2004 Ama Dablam Cybercast
December 6, 2004.
Hello from Kathmandu. It has been a fast paced four days since I sent the last cybercast from Namche. We flew out of Lukla late afternoon on Saturday with beautiful blue sky. That afternoon we piled into the Yak & Yeti hotel for the much needed shower and good rest. Sherry and Chuck ran around town doing their last minute shopping and arranging the new flight schedules. Saturday night we had our farewell dinner at the Everest Steak House. Both of them are now on flights heading back home to their families Now the crazy world wind of Expedition is slowing down.
I would like to take a moment and Thank everyone for the great success of this years Ama Dablam expedition. Both Gopal and Mingma did a excellent job at base camp and on the mountain. Without these guys a Nepal expedition wouldn't be possible. Thanks to Jiban for all the Kathmandu support and help with the Ministry of Tourism. Well this has been a fast four weeks but we did it. Thanks for following Alpine Ascents 2004 Ama Dablam expedition. Until next time, Eric Larson
December 2, 2004.
Hey everybody, this is Eric Larson giving you a call from Namche. It's Thursday, 8:30 on the 2nd of December and I just wanted to say that we've been hiking all day from Pangboche, roughly 5 hours and made it to Namche, early afternoon for some shopping and some chocolate donuts. But I wanted to hand over the phone to Chuck and he's going to give you some insight on what he's been thinking the past couple of days, here he is:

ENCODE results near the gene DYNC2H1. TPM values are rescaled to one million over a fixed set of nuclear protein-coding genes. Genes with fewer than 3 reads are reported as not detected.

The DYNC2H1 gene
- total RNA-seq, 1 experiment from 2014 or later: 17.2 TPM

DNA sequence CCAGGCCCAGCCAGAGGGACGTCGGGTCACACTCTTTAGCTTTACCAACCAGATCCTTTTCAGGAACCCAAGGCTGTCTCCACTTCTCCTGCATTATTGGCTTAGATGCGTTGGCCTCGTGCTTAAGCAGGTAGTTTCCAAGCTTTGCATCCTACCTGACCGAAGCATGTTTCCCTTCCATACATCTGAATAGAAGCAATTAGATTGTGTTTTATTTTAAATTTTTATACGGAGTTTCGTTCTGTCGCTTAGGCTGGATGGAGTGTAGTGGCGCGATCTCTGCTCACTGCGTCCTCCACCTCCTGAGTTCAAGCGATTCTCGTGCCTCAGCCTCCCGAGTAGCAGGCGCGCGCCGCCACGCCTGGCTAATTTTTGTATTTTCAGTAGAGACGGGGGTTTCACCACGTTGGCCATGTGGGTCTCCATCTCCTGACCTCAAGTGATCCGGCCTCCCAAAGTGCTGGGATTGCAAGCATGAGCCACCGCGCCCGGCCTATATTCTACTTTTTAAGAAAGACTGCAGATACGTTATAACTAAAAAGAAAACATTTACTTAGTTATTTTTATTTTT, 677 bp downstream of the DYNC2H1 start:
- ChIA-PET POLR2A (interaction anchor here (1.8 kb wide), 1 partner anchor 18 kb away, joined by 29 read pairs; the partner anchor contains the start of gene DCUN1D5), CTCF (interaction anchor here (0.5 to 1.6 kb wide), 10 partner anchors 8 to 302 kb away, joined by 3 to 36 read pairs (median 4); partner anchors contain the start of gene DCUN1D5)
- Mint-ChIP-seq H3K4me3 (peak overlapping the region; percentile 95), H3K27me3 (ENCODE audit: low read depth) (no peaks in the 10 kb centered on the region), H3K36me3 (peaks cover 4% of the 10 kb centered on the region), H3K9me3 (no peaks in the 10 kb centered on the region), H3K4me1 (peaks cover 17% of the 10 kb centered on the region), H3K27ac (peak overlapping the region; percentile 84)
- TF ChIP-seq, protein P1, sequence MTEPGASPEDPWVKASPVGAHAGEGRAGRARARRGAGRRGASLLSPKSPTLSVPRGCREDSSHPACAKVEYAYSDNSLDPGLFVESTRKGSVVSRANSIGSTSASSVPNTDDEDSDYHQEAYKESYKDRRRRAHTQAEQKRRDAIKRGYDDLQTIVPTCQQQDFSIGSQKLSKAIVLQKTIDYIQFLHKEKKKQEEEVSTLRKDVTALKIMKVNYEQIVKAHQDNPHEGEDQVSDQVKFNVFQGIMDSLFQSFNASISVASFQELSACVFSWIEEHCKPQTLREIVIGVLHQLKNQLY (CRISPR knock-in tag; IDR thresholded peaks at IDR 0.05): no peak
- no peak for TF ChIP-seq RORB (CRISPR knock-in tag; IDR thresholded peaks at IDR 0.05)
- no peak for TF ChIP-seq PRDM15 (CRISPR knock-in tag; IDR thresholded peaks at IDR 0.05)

I begin this rather long -winded guest cybercast with a plea: wait, slow down, this Himalayan adventure is coming too quickly to an end. Two days ago we woke up to howling winds at Camp III on Ama Dablam, an uncertainty of fixed lines buried somewhere under the snow. But that night we were safe and sound in Base Camp, enjoying Gopal's last banquet, a 7-course meal featuring pizza, cannelloni, rice, dhal, two kinds of vegetables and oh yes, topped off with a cake with white frosting. Yesterday we watched as the tents were dismantled and the yaks were loaded. In the afternoon we headed southwest to Pangboche. Today we reached Namche Bazaar. Tomorrow night we will say goodbye to our Sherpa Climber, Mingma.
I want to end this cybercast with a tribute to him. Mingma does not look imposing, he is short by Western standards, he is shy, thin and slightly stooped. But with every meter gained in altitude, he seems to grow in stature and in size. And it's not just the extra layers he is wearing. His strength up high is enormous. I will never forget his firm strong grip on my arm at the end of a hard day's climb, nor will I forget the cups of tea and the meals he produced at just the right time, often under difficult conditions. Lastly I will always remember hearing his evening and morning prayers, through my tent walls up high on Ama Dablam. Dear Mingma, live long and prosper, Namaste, Chuck McGibbon.
Eric: We'll give you an update in a couple of days. We're heading to Lukla tomorrow, so we'll give you a call tomorrow or Kathmandu when we can, this is Eric Larson and the Ama Dablam expedition, signing off.
December 1, 2004.